MAKING AN HONEST DIP

Whether eating alone or having a party, one simple dish that can bring a zestful joy to your table and palate is guacamole. Just as the Aztecs did 700 years ago, all you do is mush up a couple of avocados, squeeze in some lime juice, toss in some chopped peppers, tomatoes, and onions if you want, grab some chips... and go at it.

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MAKING AN HONEST DIP
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Whether eating alone or having a party, one simple dish that can bring a zestful joy to your table and palate is guacamole. Just as the Aztecs did 700 years ago, all you do is mush up a couple of avocados, squeeze in some lime juice, toss in some chopped peppers, tomatoes, and onions if you want, grab some chips… and go at it.

Unless, of course, you’re one of the industrial food giants like Kraft Foods, Inc. In that case, you don’t let such natural ingredients get in the way of making guacamole. Instead, Kraft (a division of Altria, formerly known as Philip Morris) fills its little plastic tubs of “guacamole dip” with partially-hydrogenated soybean and coconut oils, a big dollop of corn syrup to give it some sweetness, a glob of modified food starch to give it some body, and a nice blend of yellow and blue artificial food dyes to give it that green guacamole-ish color.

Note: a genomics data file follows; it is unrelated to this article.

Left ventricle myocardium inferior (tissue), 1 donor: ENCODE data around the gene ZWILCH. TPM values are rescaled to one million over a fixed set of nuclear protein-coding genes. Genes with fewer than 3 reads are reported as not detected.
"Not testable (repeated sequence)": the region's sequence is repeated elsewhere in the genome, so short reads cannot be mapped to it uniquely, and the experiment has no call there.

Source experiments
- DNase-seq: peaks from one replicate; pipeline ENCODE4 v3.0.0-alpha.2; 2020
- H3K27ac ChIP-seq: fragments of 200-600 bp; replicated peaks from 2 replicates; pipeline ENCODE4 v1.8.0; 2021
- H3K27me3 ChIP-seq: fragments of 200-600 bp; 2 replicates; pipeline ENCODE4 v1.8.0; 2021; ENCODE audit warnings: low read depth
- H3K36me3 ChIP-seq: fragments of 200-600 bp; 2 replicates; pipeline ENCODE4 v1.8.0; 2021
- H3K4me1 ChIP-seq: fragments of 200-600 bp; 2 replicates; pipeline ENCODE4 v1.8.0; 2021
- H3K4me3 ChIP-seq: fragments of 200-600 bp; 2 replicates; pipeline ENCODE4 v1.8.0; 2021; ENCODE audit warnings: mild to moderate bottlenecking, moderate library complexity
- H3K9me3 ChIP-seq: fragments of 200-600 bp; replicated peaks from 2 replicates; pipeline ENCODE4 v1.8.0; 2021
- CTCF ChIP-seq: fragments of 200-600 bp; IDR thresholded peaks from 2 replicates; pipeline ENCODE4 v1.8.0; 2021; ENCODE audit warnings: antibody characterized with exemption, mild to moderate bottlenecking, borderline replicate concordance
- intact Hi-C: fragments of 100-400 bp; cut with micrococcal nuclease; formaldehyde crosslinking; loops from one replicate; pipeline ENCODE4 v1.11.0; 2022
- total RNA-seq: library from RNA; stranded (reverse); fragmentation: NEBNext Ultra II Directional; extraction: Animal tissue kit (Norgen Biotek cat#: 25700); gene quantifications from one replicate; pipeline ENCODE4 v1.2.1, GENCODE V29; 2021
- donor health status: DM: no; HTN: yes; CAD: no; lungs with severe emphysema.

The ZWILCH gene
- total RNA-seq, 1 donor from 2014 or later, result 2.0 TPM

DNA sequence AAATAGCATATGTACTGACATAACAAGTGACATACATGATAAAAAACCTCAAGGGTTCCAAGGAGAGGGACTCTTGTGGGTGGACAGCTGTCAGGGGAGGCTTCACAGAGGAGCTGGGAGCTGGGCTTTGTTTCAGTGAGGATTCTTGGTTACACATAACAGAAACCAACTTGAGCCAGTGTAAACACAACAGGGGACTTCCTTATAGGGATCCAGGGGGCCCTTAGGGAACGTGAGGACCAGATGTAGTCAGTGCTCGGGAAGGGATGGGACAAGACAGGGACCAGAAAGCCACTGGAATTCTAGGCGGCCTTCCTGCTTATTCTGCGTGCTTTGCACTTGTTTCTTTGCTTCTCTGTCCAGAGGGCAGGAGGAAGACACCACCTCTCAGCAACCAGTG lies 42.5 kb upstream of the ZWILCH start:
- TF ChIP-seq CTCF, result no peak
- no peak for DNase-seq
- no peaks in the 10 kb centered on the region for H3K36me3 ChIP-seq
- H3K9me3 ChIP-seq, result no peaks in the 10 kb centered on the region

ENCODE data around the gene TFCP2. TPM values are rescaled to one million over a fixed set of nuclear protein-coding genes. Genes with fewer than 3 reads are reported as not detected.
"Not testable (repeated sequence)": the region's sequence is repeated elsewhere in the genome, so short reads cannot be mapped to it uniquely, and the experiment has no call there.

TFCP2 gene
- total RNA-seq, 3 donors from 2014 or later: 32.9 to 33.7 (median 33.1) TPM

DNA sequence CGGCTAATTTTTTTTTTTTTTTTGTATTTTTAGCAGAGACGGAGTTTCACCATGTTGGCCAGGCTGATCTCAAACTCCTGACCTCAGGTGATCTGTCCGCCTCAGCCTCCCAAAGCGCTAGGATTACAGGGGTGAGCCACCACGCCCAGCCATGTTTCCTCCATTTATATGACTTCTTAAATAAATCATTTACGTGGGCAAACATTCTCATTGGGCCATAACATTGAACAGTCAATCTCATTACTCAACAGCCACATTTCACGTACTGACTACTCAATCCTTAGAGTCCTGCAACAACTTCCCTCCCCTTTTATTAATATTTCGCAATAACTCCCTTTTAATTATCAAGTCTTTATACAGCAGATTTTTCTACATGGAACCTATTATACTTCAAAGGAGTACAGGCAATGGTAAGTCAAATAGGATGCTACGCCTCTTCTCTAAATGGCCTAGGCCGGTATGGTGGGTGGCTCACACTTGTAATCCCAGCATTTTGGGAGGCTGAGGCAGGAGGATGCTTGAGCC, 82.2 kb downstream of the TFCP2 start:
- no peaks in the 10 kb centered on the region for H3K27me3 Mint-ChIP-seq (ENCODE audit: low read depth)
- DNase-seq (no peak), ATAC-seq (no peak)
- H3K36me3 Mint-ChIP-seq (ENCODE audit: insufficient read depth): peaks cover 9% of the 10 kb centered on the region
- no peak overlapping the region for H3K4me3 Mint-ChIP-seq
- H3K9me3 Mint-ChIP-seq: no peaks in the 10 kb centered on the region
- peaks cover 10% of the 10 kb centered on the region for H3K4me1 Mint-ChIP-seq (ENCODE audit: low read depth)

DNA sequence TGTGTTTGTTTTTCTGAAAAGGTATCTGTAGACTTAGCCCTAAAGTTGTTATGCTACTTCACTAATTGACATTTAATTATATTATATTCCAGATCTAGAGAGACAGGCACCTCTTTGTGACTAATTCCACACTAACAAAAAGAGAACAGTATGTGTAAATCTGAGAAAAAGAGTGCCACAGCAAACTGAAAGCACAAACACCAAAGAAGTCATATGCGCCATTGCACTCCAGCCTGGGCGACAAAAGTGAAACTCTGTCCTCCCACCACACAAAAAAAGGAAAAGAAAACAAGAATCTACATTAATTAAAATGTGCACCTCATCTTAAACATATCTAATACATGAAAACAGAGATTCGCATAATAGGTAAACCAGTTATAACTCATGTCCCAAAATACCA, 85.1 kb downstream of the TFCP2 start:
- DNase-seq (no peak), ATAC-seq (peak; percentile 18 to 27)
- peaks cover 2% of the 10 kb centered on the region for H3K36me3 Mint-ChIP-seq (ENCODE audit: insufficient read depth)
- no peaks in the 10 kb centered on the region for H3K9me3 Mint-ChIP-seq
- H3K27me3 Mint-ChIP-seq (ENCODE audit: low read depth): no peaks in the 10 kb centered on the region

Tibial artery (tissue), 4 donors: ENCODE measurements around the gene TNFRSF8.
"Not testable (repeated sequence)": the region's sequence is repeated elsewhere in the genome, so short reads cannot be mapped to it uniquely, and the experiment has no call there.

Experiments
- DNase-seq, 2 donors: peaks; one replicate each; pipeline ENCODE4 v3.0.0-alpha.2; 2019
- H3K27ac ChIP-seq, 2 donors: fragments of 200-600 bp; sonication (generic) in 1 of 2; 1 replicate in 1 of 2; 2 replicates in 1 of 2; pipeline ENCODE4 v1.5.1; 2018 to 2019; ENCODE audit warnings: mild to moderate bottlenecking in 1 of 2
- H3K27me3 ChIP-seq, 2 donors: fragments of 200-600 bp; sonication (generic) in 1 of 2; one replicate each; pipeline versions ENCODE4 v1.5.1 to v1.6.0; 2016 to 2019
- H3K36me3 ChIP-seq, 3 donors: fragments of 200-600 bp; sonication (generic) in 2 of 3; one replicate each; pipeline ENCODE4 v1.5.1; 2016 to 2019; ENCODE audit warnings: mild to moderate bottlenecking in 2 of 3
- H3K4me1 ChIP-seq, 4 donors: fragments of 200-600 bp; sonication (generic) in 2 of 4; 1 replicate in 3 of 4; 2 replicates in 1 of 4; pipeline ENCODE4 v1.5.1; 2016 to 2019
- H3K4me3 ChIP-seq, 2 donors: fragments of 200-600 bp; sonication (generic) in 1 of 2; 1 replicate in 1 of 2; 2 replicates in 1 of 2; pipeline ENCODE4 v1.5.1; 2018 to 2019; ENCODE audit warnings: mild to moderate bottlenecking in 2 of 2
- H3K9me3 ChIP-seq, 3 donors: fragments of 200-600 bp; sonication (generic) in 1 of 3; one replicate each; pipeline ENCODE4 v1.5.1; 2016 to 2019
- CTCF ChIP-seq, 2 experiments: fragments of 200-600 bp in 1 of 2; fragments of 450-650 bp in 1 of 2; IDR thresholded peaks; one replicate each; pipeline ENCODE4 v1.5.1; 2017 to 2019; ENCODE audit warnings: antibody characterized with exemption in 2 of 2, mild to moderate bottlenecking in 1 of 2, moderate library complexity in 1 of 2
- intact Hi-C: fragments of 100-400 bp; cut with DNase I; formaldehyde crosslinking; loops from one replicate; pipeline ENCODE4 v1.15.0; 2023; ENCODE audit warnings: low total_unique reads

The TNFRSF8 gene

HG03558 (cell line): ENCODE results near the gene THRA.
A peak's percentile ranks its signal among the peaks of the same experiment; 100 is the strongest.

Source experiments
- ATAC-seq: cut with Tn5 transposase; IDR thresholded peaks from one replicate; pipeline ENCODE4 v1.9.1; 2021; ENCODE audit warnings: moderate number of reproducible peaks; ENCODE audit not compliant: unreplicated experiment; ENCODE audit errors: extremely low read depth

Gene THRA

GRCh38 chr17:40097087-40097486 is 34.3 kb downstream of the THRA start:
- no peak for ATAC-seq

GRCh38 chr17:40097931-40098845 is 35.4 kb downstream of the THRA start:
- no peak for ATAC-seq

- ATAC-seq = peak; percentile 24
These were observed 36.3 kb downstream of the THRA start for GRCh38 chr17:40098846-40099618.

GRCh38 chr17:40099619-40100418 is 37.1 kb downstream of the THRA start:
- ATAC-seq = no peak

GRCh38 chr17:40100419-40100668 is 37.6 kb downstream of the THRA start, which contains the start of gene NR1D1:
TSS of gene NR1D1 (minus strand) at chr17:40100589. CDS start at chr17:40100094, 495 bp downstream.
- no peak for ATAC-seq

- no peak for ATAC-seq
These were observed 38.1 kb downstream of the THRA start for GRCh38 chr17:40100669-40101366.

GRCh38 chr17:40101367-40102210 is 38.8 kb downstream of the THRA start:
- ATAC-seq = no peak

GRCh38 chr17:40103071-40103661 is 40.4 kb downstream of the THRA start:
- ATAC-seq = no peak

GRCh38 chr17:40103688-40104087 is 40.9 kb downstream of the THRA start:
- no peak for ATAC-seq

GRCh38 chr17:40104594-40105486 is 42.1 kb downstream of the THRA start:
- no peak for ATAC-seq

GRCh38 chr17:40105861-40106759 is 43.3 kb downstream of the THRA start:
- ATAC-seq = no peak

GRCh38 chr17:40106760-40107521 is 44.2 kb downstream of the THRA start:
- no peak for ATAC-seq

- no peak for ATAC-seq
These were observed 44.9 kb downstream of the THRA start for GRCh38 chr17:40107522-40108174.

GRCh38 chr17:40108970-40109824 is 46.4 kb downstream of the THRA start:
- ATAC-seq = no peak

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Let’s see, did they leave anything out? Oh, yes – avocado! Indeed, only if you put on your 10-power specs and read the fine print do you-the-consumer learn that Kraft’s dip is practically avocado-free, containing less than two percent of this essential ingredient.

OK, food corporations are in the business of deceiving and ripping off consumers – but where’s the Food and Drug Administration, which is supposedly our consumer watch dog against avocadoless guacamole? Oh, says FDA spokesman Michael Herndon, “we would have to find that the labeling is misleading, which would likely require some consumer data to prove the labeling is misleading.”

This is Jim Hightower saying… No, you numbskull – all it would require is that someone at FDA have at least as much common sense in their head as Kraft’s guacamole dip has avocado. Meanwhile, if you really want some guacamole, do it the Aztec way. Nothing beats nature’s own ingredients, and you can’t trust food profiteers to make an honest dip for you.

Sources:
“Lawsuit stirs up guacamole controversy,” Los Angeles Times, November 30, 2006.
“Introducing Avocado-Free Guacamole?” Center for Science in the Public Interest, April 25, 2006.

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